The Pain Conundrum
We’ve all had to deal with pain at some point in our life. Whether it be from trauma or repetitive activity, pain can be a unwanted experience. However, it is a crucial sensation needed to help protect our body. Without it, you would keep doing the same activity over and over without any feedback as to whether it was harmful or not. When it comes to athletics, especially golf, discomfort can be regularly present. But how much discomfort does one need to experience in order to seek help? We are going to discuss this and give you a very easy way to figure this out!
So You Have Pain, Now What?
This is the age old question, right? Like we mentioned previously, everyone’s pain experience is different. Pain is an experience. It is also multi-factorial and not solely based on mechanical or anatomical issues. What might seem insignificant to one person may be completely different for another, so context matters when discussing pain. Pain is a response by the brain to let your body know if there is a potential threat.
We see golfers experiencing discomfort while playing on a regular basis. If the demands of the golf swing exceeds what the body can handle, it can potentially cause discomfort that makes you alter how you play. Could the pain be due to mechanics? Maybe. Could it be due to lack of strength or mobility? Possibly. But like we’ve mentioned pain is multi-factorial! Most golfers who are playing regularly won’t think much about these repetitive stress injuries until it is too late. Most athletes or people will push through the issue until it forces them to miss time away from the sport.
The Wilk Scale
The Wilk scale was created by physical therapist Bruce Wilk, who specializes in endurance athletes. He came up with this scale to give endurance athletes an idea of when they should look to seek help if dealing with an issue. Although this scale was made for the endurance athlete, I believe this scale can be applicable across different sports and activities. This scale can give you a better understanding of when pain is something that you can manage on your own or if seeking help is the best solution.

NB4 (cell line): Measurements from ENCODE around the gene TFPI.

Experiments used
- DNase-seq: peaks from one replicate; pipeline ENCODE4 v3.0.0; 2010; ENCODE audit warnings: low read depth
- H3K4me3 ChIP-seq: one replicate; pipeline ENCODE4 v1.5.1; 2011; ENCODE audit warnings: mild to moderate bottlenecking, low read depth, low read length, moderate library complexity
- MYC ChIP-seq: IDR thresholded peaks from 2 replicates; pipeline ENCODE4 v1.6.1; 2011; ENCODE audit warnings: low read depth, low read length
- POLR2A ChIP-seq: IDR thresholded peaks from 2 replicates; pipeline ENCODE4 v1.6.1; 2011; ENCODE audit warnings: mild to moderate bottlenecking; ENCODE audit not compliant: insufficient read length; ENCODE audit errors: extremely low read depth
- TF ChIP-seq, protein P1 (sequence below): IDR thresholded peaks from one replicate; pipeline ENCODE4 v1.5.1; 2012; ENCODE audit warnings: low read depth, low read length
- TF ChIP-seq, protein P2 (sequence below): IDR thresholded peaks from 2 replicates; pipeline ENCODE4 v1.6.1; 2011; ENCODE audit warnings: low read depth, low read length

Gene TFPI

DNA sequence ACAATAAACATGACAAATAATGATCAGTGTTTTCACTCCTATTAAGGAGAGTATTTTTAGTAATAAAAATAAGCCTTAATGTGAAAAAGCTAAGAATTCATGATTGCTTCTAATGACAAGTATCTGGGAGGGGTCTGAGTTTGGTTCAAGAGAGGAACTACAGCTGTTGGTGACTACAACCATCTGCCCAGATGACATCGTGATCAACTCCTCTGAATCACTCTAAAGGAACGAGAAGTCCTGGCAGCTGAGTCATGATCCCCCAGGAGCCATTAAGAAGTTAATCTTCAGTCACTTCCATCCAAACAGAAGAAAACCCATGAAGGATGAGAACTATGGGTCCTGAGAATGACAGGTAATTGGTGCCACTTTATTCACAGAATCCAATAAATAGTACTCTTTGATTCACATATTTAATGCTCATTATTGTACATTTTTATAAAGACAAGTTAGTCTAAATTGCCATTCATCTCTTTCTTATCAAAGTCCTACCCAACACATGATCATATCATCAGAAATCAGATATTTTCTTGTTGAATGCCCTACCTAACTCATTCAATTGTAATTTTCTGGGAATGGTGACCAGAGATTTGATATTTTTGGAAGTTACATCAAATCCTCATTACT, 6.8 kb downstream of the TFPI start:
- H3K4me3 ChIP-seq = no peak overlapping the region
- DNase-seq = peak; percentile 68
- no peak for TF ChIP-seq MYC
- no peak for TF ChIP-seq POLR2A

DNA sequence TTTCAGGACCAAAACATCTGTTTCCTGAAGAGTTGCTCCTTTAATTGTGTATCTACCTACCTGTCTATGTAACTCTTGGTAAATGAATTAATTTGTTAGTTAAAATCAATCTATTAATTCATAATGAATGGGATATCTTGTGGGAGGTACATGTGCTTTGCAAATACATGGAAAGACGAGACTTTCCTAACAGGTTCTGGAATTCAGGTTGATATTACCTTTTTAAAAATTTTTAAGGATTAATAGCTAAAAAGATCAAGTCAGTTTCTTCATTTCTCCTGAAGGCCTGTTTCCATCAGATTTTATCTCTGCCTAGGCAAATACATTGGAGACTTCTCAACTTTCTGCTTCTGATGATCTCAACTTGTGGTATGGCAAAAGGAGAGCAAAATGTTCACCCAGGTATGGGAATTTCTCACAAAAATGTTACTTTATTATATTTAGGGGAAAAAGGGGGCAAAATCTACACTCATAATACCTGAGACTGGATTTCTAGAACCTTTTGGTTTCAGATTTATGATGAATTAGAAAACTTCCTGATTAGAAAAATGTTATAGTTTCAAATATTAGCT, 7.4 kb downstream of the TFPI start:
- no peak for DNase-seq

The scale is as follows:
Stage 1 – Pain upon exertion
Stage 2 – Pain at rest
Stage 3 – Pain that is still present with normal daily activities
Stage 4 – Pain you take medication for
Stage 5 – Pain that cripples you
If you are reading this and you are at a stage 3 or above, then it is likely you need further guidance to help address the issue. If you are at a stage 1 or 2, but are taking medication to address that discomfort, then you are technically at stage 4, which would prompt our recommendation to seek some help. Without getting too technical, this scale is very basic and gives you a framework to utilize if experiencing pain that is limiting activity.
If you are experiencing discomfort that has been going on for more than a few days or weeks with minimal improvement, now is the time to address it. Waiting for it to go away is likely not the best solution at this point in time. Being proactive and finding the right help will ensure that you can address the source and not just treat symptoms temporarily. If you have any further questions, feel free to fill out the form below and let us know how we can help! Never let discomfort dictate what you can or can’t do, seek help to allow you to play golf pain free!